Survey respondents reported that they frequently keep rents below market rate in order to minimize tenant turnover, which is difficult for small multifamily properties to absorb relative to larger multifamily properties. Most of these properties are owned by individuals (32% of properties) or limited liability corporations (LLCs) held by a small number of individuals (38% of properties), and many of these owners rely on rents from their properties as a major source of personal income. As a result, owners of 49% of properties reported that most or all their units are rented below market rate, and owners of 20% of properties reported “an even split of above and below market rate units,” primarily to keep good tenants in their units. Owners of over 40% of properties reported renting below market rate for other reasons like local rent control laws or pandemic-era rent freezes, highlighting the important role these policies play in preserving affordable rental housing.

The report authors also explored owners’ responses to delinquent rent payments. Nonpayment of rent was widely believed to be the most common reason renters are evicted in the U.S. even before COVID-19 and became an issue of greater concern during the pandemic, when unprecedented numbers of low-income renters lost income and fell behind on rent. The researchers reveal that 58% of small multifamily properties reported that rent delinquencies became more frequent during the pandemic and that the owners of three-quarters of properties (73%) experienced only minor cash flow issues as a result of these delinquencies. During the period between 2020 and 2022, owners in less than half of properties surveyed responded to delinquencies by helping tenants apply for pandemic emergency rental assistance (ERA) programs (45%) or offering tenants repayment plans (41%). Furthermore, owners of roughly a third of properties reported that they responded to delinquencies by beginning eviction procedures, and owners of over a quarter of properties initiated collection proceedings. While owners with larger rental portfolios were more likely than those with smaller portfolios to report helping tenants obtain rental assistance, they were also more likely to initiate eviction or collection procedures.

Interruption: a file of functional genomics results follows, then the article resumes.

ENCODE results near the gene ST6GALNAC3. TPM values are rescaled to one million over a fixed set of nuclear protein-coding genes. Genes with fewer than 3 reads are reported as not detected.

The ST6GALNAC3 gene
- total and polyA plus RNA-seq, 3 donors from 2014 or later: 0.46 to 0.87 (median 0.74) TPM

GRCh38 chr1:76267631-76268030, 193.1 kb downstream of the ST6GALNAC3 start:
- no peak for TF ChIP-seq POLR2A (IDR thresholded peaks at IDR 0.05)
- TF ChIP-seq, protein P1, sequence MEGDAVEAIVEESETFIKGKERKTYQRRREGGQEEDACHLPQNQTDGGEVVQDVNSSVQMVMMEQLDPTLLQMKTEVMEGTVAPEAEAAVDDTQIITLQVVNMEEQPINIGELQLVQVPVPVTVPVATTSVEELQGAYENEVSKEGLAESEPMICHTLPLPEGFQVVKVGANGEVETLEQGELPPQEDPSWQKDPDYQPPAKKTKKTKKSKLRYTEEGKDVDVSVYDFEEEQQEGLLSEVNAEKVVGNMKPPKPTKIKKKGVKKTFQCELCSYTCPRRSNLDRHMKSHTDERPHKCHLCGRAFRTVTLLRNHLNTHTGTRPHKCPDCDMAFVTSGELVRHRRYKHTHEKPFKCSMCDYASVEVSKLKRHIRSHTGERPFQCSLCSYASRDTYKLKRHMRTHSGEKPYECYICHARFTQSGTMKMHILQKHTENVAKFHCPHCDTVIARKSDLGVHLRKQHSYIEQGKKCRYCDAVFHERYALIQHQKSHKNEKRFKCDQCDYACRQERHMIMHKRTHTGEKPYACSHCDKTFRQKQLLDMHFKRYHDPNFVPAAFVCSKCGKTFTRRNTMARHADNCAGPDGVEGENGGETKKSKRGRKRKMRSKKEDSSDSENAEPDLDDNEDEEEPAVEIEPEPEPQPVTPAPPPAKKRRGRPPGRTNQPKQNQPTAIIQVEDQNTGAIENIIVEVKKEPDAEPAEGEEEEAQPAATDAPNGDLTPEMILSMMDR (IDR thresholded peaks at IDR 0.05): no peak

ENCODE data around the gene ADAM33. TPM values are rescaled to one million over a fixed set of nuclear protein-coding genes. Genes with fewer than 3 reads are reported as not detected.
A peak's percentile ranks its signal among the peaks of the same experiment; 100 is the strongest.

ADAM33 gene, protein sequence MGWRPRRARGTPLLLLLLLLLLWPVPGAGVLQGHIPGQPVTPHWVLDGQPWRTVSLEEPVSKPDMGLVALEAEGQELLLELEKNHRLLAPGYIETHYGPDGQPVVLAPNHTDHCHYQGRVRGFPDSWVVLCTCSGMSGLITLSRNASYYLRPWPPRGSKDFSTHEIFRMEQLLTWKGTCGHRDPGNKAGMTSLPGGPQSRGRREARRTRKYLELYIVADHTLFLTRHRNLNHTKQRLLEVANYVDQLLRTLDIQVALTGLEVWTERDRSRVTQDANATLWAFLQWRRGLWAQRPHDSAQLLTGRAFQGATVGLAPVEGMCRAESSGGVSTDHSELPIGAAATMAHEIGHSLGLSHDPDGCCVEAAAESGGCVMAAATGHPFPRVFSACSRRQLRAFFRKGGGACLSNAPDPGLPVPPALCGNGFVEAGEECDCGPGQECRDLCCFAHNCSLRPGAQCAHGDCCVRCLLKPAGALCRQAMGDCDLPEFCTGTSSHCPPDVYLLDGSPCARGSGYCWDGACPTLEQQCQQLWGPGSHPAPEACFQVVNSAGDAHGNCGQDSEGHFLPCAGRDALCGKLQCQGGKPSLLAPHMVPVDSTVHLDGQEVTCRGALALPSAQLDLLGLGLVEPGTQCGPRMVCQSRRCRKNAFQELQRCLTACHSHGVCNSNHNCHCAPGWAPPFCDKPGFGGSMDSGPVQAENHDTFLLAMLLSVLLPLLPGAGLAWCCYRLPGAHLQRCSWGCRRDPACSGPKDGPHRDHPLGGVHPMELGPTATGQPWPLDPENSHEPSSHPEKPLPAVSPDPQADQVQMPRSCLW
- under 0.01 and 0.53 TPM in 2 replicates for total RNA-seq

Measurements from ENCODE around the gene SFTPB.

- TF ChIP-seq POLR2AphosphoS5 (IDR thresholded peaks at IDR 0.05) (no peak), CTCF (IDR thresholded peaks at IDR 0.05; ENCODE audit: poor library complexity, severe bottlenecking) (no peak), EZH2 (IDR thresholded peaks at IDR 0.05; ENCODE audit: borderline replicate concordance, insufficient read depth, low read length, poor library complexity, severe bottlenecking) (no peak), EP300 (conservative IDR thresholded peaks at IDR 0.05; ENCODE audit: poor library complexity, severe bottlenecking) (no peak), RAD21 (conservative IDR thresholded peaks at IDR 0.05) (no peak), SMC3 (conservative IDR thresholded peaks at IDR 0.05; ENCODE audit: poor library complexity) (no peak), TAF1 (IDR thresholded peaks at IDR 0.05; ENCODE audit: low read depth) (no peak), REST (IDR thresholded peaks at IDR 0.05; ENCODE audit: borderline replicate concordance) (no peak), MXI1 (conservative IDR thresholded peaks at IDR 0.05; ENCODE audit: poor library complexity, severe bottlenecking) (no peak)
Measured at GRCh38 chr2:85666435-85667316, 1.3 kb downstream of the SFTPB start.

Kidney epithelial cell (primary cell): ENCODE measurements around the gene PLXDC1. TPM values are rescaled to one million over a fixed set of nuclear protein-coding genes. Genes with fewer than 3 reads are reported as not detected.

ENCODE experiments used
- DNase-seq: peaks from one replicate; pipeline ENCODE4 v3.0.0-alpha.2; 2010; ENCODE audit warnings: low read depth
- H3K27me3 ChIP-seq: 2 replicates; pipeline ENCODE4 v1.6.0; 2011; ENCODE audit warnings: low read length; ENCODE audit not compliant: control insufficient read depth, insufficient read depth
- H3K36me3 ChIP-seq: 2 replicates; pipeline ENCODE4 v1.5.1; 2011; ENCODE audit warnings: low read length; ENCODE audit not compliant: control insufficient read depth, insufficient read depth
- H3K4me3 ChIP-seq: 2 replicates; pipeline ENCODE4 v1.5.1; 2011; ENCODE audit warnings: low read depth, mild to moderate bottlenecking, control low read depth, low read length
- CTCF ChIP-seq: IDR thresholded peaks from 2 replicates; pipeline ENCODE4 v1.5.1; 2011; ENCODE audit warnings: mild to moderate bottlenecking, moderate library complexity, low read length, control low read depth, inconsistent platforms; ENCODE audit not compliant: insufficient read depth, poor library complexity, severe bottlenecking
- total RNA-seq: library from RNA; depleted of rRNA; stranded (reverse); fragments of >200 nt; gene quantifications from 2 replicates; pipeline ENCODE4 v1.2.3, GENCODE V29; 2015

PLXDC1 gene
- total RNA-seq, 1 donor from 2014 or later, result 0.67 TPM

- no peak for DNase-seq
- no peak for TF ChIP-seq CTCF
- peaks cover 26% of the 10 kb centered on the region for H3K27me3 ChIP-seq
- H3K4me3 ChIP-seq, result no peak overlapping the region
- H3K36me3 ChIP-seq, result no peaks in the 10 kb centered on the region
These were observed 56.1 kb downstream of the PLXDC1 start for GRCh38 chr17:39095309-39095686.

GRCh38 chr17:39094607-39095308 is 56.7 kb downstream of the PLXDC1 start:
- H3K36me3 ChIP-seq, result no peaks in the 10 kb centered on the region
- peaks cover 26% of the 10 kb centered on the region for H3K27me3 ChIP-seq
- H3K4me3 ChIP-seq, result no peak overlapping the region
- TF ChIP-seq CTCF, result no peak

Lastly, the report investigates maintenance practices at small multifamily properties, which make up a third of all rental units rated as being of severely or moderately inadequate quality as per the 2021 American Community Survey. Nearly three-tenths (28%) of properties surveyed were reported by owners as being of fair or poor condition, with substantial work needed either immediately or within the next three years. Owners of nearly a fifth of properties experiencing serious cash flow problems reported that they postpone most maintenance required for the property. Given that small multifamily properties are typically older than larger multifamily properties, these findings raise concerns about the stability of the supply of affordable units in these structures.

Based on the survey results, the report authors emphasize that tenant protections and preservation initiatives are critical to protecting the availability and affordability of rental units in small multifamily properties for years to come. They specifically highlight the need for alternatives to credit checks and similar tenant screening practices to keep this segment of the rental market accessible to lower-income tenants. They also stress the need for increased access to capital improvement funds for owners of small multifamily properties to support proper maintenance and repair.